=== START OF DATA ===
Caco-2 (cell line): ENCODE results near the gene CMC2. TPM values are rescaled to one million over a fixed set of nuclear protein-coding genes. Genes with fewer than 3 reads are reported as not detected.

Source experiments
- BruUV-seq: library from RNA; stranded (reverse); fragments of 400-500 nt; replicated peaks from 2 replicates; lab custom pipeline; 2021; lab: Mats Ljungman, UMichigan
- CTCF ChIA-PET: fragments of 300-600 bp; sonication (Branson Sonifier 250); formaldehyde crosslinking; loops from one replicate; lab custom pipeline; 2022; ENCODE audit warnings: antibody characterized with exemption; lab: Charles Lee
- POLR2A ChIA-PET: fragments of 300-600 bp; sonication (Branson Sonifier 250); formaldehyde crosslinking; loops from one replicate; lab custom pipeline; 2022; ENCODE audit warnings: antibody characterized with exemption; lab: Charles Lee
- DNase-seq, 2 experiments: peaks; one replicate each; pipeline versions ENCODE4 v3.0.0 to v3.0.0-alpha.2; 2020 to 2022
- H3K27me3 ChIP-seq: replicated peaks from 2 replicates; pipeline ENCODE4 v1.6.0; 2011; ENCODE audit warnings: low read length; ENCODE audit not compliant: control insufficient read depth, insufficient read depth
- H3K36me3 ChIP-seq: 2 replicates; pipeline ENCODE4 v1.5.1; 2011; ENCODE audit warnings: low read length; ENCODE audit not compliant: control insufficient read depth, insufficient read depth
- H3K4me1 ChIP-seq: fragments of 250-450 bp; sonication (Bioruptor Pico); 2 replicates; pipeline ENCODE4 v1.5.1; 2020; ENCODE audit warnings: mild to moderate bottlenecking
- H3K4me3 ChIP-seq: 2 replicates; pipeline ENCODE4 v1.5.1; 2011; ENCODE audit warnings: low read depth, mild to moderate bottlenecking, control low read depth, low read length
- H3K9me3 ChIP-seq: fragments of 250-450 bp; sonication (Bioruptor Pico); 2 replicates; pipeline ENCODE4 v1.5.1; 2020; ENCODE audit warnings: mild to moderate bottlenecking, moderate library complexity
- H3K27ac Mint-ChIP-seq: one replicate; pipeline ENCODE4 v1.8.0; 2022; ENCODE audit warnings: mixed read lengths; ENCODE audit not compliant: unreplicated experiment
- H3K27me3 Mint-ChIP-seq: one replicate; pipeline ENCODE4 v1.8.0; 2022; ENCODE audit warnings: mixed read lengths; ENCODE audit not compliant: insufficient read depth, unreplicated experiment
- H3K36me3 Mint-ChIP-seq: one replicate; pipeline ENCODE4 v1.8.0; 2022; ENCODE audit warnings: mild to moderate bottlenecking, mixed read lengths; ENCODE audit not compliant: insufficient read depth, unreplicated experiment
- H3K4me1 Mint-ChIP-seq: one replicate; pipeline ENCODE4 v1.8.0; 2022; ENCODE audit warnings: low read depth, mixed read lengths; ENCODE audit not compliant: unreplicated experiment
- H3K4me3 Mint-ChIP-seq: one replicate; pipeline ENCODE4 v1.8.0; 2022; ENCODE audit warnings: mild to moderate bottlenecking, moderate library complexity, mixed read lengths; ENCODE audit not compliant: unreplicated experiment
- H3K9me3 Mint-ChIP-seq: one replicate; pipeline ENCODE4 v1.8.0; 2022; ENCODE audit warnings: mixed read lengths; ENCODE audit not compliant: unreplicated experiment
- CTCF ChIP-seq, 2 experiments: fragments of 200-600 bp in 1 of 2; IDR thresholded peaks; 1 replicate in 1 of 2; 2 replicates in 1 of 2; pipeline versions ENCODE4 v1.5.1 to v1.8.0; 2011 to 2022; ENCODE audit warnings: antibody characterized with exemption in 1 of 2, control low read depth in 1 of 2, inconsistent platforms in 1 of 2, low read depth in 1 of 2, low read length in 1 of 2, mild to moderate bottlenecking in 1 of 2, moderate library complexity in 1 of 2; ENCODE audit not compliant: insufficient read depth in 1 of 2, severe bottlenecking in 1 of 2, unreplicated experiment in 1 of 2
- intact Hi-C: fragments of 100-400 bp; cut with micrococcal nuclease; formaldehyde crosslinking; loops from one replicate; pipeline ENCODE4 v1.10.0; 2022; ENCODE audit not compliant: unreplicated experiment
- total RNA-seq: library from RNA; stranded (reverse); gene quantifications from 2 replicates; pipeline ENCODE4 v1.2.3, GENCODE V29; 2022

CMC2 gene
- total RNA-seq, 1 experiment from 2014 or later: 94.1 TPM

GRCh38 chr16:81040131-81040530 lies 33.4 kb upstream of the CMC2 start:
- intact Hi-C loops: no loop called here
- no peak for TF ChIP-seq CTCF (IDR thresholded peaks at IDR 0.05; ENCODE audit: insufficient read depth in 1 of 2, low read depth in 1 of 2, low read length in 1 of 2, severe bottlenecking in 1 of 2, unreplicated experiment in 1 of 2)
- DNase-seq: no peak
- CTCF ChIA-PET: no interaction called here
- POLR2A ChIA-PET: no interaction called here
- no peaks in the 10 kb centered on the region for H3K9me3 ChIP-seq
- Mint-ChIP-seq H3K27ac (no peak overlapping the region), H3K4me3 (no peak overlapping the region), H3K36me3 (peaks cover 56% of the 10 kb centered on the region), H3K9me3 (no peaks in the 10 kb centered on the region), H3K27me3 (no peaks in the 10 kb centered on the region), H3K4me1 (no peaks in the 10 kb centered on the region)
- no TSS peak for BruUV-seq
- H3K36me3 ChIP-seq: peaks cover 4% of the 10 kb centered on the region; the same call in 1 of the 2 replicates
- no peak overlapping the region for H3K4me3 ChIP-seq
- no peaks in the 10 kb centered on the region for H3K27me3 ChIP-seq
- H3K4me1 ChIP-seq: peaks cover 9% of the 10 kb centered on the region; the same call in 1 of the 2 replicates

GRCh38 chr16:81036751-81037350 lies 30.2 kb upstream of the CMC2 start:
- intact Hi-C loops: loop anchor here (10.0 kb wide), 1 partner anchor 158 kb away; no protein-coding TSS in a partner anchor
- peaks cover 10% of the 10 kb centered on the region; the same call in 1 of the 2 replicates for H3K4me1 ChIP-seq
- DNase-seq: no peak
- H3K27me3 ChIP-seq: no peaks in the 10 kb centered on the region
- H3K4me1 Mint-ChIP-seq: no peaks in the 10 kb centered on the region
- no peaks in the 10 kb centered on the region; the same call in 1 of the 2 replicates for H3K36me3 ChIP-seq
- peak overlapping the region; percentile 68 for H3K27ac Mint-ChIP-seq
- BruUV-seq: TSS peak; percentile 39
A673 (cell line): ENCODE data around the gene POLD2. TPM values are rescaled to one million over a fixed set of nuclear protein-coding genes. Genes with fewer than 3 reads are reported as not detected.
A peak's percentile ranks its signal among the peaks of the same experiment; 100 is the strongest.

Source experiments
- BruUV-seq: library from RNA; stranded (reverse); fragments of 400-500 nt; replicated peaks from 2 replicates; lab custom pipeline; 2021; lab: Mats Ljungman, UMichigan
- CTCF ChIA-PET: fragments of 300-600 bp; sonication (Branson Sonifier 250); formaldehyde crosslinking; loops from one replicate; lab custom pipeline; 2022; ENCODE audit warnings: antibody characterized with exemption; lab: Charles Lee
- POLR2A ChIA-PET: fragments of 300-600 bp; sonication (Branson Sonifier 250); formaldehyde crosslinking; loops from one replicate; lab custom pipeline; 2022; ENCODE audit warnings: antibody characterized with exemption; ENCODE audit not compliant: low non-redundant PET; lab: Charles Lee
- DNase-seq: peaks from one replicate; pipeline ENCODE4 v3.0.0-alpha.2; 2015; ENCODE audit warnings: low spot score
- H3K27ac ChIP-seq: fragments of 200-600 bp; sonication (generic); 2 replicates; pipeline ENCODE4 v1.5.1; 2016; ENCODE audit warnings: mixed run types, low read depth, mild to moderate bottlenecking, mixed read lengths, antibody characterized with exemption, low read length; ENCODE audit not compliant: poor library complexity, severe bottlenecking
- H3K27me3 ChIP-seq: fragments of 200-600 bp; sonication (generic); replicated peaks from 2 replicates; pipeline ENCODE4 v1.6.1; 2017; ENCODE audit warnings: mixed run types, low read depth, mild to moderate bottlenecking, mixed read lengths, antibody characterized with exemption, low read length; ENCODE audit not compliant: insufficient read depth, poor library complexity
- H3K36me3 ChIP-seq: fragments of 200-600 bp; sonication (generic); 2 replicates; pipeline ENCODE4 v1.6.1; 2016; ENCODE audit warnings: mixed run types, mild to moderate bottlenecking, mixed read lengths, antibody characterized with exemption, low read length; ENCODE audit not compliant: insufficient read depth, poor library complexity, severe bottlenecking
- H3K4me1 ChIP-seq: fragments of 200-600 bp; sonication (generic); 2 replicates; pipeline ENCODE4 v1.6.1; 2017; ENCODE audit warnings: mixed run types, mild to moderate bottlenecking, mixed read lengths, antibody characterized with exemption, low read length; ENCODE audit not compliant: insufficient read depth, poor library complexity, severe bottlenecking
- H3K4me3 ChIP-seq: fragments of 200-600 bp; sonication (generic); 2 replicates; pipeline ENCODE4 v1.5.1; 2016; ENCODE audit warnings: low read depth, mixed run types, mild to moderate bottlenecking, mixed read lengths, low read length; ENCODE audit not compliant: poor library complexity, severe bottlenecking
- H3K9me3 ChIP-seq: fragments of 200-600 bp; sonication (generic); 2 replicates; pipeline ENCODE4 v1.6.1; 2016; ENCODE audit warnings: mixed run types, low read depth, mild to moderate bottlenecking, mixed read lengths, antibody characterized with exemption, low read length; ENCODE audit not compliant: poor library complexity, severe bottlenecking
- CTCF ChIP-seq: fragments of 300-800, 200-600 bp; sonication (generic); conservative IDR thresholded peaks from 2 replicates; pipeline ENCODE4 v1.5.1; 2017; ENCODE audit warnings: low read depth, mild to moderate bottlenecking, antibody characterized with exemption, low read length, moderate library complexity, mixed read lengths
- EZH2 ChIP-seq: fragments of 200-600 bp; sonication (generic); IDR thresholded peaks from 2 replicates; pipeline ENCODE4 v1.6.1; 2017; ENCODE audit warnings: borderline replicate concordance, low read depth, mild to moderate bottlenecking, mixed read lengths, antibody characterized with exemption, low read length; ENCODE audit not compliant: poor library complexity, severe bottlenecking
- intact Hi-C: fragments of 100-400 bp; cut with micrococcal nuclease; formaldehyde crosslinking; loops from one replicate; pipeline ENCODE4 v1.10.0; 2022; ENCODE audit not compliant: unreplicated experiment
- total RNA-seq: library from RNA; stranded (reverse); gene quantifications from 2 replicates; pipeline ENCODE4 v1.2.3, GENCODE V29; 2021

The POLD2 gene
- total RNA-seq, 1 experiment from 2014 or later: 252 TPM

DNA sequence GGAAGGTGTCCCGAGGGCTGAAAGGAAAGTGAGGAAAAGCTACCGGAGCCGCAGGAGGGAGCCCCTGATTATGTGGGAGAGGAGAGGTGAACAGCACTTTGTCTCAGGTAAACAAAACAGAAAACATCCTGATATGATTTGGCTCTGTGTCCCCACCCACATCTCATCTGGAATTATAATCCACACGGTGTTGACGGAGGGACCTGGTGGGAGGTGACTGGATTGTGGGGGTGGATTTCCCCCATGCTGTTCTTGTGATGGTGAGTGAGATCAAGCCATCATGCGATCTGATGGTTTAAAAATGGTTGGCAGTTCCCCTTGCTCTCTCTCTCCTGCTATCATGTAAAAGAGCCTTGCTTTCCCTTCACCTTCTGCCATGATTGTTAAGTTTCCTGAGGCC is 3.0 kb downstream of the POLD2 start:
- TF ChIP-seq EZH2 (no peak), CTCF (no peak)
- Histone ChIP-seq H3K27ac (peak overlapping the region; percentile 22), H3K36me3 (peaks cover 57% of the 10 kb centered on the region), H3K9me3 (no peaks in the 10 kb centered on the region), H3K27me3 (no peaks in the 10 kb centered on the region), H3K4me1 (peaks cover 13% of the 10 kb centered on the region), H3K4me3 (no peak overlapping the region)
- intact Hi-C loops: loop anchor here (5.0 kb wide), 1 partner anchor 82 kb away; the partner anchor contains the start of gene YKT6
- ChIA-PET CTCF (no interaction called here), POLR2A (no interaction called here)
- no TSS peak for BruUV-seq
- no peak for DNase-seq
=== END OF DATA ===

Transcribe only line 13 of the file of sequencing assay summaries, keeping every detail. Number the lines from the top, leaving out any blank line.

- H3K27me3 Mint-ChIP-seq: one replicate; pipeline ENCODE4 v1.8.0; 2022; ENCODE audit warnings: mixed read lengths; ENCODE audit not compliant: insufficient read depth, unreplicated experiment